Thursday, October 14, 2010

BOLLYWOOD film inspired by violent attacks on Indian students slammed by film critics

A BOLLYWOOD blockbuster inspired by the violent attacks on Indian students in Melbourne has come under fire for producing "venom that's spewed against Australians". 
Crook: it's Good to be Bad - released last week – tells the story of an Indian who moves to Australia and finds himself in the midst of race-motivated violence.

In the film, Melbourne is depicted as a city rife with gang violence between Australians and Indians, while the locals are portrayed as being either beer-guzzling blokes and immoral women.
Indian critics have panned it for being sensationalist and its stereotyping of Australians.

"The film tries to pack in every sensational aspect of racism that is possible. There's a white woman who pole dances and sleeps with (the male lead) with equal fervour," a review in India Today reads.
"Naturally she is blonde and has big you-know-whats. There is a Australian man, her brother, Russell, who goes around hitting and bullying Indians. There is no other word for it. It's terrible. More than that, it is badly directed."
"Crook is far too insensitive a film," said film site
There was particular outrage against the inflammatory language made by the main character.
"A country of ex-convicts. A country where they sleep with each other without marrying. A country where they don't take care of their families. Yes that's the sort of venom that's spewed against the Australians in Crook," an India Today reviewer wrote.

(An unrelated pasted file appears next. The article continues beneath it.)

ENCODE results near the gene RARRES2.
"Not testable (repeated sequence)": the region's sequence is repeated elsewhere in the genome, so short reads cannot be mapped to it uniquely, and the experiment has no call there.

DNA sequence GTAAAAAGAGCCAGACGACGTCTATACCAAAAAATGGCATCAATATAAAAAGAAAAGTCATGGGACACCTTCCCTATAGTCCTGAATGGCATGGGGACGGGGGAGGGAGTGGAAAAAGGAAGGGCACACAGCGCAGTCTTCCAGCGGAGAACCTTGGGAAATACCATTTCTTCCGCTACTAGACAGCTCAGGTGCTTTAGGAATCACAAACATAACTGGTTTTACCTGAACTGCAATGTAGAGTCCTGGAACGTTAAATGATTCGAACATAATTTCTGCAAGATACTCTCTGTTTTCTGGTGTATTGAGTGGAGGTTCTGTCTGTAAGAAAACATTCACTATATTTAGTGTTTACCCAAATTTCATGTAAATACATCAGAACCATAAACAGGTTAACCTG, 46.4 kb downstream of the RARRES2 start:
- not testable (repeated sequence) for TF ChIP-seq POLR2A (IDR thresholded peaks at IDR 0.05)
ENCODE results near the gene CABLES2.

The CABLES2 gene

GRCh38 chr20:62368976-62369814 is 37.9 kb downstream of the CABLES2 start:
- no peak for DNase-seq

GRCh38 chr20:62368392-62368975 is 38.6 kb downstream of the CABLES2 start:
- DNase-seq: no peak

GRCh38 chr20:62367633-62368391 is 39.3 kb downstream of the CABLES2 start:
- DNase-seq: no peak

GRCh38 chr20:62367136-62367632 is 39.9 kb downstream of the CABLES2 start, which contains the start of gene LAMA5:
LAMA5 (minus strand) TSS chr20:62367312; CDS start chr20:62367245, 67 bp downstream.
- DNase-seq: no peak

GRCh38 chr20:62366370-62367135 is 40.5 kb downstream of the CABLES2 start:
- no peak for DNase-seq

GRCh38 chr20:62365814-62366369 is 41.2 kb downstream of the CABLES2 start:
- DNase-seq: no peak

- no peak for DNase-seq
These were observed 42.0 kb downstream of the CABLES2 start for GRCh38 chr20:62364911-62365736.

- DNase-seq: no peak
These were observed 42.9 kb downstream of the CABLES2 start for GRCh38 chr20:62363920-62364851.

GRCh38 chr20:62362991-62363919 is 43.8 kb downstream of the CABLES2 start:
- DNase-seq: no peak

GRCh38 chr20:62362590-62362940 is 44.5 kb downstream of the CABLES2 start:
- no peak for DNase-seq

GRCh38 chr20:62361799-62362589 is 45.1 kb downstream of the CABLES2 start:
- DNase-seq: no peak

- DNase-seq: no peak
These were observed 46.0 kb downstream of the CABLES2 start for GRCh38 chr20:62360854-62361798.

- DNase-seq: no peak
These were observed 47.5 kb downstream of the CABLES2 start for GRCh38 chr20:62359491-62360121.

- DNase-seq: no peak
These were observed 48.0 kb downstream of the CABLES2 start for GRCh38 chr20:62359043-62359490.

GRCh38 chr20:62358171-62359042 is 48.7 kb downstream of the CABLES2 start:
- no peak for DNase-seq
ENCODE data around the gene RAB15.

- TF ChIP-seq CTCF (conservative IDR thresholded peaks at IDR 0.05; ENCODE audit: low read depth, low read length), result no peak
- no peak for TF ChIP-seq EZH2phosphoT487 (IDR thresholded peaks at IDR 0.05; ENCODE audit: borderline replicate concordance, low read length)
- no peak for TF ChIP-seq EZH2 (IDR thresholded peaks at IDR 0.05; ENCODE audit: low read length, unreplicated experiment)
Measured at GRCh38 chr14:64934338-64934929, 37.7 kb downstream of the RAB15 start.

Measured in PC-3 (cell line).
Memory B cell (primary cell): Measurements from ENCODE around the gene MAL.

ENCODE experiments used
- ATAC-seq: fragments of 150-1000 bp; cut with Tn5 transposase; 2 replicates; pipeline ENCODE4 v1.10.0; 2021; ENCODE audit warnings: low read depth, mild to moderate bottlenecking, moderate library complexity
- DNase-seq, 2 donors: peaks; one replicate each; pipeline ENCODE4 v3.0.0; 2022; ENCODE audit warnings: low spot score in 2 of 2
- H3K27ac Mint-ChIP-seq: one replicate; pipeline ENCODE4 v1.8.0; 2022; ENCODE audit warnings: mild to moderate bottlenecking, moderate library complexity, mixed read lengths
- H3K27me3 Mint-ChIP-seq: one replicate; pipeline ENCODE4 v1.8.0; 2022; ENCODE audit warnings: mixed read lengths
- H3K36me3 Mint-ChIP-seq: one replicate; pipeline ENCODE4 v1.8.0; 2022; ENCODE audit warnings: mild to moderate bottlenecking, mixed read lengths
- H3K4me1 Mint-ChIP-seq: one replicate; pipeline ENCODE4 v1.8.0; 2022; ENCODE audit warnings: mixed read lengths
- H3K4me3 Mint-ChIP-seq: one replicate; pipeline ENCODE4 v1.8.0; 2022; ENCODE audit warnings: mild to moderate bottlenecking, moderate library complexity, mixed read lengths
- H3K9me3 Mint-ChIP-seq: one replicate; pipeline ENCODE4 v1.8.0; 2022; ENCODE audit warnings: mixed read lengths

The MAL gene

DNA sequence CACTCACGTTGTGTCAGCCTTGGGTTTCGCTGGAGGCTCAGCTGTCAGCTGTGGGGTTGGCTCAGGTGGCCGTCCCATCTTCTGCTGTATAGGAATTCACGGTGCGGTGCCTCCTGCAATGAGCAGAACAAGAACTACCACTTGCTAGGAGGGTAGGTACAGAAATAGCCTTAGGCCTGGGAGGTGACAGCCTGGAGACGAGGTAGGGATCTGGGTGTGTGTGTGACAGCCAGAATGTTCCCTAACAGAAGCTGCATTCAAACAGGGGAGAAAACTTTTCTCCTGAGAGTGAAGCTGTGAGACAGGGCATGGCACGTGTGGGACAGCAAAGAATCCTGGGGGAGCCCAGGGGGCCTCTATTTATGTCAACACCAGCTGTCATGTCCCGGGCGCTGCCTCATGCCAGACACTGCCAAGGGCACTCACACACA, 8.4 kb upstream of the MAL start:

Last year, the Indian media heavily covered a series of violent assaults on Indian immigrants in Melbourne, including a 10-page special in Outlook magazine entitled "Why Aussies Hate Us".
Indian cab drivers and students also staged a series of protests in Melbourne’s CBD about the issue in mid-2009.

Bollywood star Amitabh Bachchan declined an honorary doctorate from the Queensland University of Technology over the issue.

Director Mohit Suri said he was inspired to make the film after visiting a Sunshine convenience store.
"As the news flashed 'Over 20 incidents of curry bashing have taken place in Sydney and Melbourne in the past 30 days', I found myself standing outside a 24-hour convenient store in the Sunshine district of Melbourne city in search of a story," he said in an interview with an Indian entertainment website.
"Inside the very same store one of the most brutal racist attacks had taken place just a few months back.

The events as told to me were horrifying, about how an Indian was brutally beaten up only because of his colour and religion."
However, an accommodation ad in the same store prompted him to look at the racism that exists in all society.

"Outraged and humiliated I felt the need to voice this as a filmmaker. However, as I left the store my eyes fell upon an advertisement on the store window, which said 'accommodation available for Indian students - for Gujrati (an Indian race) boys only'," he said.

"That advertisement ignited the germ of Crook. It made me realize that racism and all other social evils are a part of every human heart, irrespective of his class, creed, colour or sex. Good and bad, god and evil lie within us. It’s our choice to decide is it good to be bad in today’s world or does it pay to be good?"

The film has also created a stir in India for a so-called topless scene. Although shot from the back, it is considered racy in the prudish Bollywood industry.

The film was shot across Australia, South Africa and India. In some scenes, prices are clearly displayed in South African rand.

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